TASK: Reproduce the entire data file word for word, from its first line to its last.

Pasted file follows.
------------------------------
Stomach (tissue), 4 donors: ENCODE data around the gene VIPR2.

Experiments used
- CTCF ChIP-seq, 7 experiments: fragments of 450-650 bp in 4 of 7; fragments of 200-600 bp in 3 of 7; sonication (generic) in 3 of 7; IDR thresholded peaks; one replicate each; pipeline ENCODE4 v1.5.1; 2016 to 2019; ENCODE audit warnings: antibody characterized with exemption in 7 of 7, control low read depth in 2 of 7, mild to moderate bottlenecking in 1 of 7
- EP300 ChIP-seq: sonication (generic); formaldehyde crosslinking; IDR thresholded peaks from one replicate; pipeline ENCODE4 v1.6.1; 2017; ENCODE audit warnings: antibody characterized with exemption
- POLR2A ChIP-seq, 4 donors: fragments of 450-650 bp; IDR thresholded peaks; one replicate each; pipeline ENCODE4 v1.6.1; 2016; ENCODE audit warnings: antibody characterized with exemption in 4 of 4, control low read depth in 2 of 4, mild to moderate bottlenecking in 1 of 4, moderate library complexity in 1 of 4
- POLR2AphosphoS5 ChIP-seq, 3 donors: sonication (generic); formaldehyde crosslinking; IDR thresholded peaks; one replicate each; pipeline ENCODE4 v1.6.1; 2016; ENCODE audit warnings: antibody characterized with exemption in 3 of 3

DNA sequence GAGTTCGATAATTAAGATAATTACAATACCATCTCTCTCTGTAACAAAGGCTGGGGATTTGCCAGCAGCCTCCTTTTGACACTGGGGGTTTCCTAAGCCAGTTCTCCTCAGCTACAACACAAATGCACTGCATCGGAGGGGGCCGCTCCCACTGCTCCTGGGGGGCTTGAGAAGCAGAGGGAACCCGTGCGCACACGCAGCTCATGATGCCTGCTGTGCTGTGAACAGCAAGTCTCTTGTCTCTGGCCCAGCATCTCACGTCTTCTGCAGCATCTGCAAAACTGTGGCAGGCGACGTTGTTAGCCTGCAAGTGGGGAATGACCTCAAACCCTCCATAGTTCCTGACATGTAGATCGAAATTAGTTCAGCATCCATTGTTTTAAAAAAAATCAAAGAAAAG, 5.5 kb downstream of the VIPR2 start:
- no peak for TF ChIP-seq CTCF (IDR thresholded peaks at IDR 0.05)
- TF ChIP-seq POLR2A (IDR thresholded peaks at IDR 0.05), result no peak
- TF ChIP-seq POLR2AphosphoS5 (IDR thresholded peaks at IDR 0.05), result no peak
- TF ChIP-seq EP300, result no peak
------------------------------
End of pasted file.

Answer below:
Stomach (tissue), 4 donors: ENCODE data around the gene VIPR2.

Experiments used
- CTCF ChIP-seq, 7 experiments: fragments of 450-650 bp in 4 of 7; fragments of 200-600 bp in 3 of 7; sonication (generic) in 3 of 7; IDR thresholded peaks; one replicate each; pipeline ENCODE4 v1.5.1; 2016 to 2019; ENCODE audit warnings: antibody characterized with exemption in 7 of 7, control low read depth in 2 of 7, mild to moderate bottlenecking in 1 of 7
- EP300 ChIP-seq: sonication (generic); formaldehyde crosslinking; IDR thresholded peaks from one replicate; pipeline ENCODE4 v1.6.1; 2017; ENCODE audit warnings: antibody characterized with exemption
- POLR2A ChIP-seq, 4 donors: fragments of 450-650 bp; IDR thresholded peaks; one replicate each; pipeline ENCODE4 v1.6.1; 2016; ENCODE audit warnings: antibody characterized with exemption in 4 of 4, control low read depth in 2 of 4, mild to moderate bottlenecking in 1 of 4, moderate library complexity in 1 of 4
- POLR2AphosphoS5 ChIP-seq, 3 donors: sonication (generic); formaldehyde crosslinking; IDR thresholded peaks; one replicate each; pipeline ENCODE4 v1.6.1; 2016; ENCODE audit warnings: antibody characterized with exemption in 3 of 3

DNA sequence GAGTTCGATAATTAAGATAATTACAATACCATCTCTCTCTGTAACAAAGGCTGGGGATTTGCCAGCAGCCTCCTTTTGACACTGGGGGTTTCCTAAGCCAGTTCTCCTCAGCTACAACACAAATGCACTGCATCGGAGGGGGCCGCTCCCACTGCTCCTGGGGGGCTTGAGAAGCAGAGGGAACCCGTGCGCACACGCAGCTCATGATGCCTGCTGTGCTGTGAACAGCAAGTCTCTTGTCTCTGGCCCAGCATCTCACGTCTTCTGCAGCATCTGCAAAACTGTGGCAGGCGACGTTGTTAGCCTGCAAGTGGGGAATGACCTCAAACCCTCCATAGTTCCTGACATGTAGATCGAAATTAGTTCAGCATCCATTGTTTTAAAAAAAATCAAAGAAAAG, 5.5 kb downstream of the VIPR2 start:
- no peak for TF ChIP-seq CTCF (IDR thresholded peaks at IDR 0.05)
- TF ChIP-seq POLR2A (IDR thresholded peaks at IDR 0.05), result no peak
- TF ChIP-seq POLR2AphosphoS5 (IDR thresholded peaks at IDR 0.05), result no peak
- TF ChIP-seq EP300, result no peak